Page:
Russian Debt Worth More Denominated in Dollars than in Rubles? Go Figure.

Some key stats that Bloomberg uncovers in what must be the 800th article in the past 48 hours with the word “BRIC” in it:

  • Dollar bonds sold by China earned 11.4 percent in the past year, more than double the 4.6 percent for debt in yuan.
  • Brazil’s U.S. currency bonds returned 3.6 percent as real-based notes lost 4.9 percent
  • Russia’s dollar bonds outperformed with a 1.9 percent loss compared with a 7 percent drop in ruble debt

Now for the most quoteworthy quotes:

  • “It’s not up to politicians to determine which currency will be the world reserve currency,” said Lutz Karpowitz, a currency strategist at Commerzbank AG in Frankfurt.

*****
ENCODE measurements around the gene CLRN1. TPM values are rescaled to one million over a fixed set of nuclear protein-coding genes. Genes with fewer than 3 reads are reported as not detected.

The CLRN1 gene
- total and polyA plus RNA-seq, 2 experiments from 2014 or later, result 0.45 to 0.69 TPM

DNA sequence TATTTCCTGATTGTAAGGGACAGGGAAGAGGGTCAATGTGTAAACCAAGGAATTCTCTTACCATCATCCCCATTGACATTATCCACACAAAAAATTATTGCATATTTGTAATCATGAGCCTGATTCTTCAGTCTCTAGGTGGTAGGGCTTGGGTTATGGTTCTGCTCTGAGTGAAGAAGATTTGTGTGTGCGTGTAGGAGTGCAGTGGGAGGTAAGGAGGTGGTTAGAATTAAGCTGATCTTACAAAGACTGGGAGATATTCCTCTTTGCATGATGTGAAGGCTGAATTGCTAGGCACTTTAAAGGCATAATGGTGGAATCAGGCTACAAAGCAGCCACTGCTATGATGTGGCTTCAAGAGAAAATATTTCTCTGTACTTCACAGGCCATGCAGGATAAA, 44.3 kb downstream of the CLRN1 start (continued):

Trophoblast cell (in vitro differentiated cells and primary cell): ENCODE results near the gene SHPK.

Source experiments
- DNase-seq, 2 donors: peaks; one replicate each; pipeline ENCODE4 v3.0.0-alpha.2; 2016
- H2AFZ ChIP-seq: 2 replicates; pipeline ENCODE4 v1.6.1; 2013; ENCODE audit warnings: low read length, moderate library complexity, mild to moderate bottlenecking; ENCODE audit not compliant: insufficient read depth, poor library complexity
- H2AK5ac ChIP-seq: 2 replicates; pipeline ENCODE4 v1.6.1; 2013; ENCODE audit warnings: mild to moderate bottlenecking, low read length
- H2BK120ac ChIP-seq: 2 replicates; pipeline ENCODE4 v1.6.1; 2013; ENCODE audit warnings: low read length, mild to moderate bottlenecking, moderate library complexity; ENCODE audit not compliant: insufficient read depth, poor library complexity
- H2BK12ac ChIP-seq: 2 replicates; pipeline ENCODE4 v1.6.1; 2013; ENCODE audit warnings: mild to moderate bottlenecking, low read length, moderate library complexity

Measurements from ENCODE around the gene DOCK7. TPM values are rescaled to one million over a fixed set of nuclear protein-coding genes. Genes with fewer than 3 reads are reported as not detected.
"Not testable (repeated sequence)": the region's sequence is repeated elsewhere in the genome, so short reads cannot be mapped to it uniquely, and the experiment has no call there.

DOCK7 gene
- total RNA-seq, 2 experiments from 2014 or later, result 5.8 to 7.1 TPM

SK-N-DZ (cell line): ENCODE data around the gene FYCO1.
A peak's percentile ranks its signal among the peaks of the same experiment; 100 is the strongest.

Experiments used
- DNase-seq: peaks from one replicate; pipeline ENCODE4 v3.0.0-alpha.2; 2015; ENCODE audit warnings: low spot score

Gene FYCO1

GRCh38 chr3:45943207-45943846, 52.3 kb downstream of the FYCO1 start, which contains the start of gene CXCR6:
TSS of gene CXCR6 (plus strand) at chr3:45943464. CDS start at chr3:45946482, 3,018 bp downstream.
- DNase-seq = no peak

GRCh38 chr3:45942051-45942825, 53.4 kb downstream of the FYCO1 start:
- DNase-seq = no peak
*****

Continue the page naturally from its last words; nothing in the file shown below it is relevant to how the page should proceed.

• Bonds sold in dollars have beaten domestic debt in part because Russia and China manage the ruble and yuan. Those denominated in the U.S. currency can trade more freely, giving fund managers confidence they can sell the securities and get their money when they need it.
  • China and India are “highly restrictive on the local debt side” and Russia has “quite an illiquid market” for foreign investors, said Cristina Panait, an emerging-market strategist at Los Angeles-based Payden & Rygel, which manages more than $50 billion. “Currency performance is a big portion of returns.”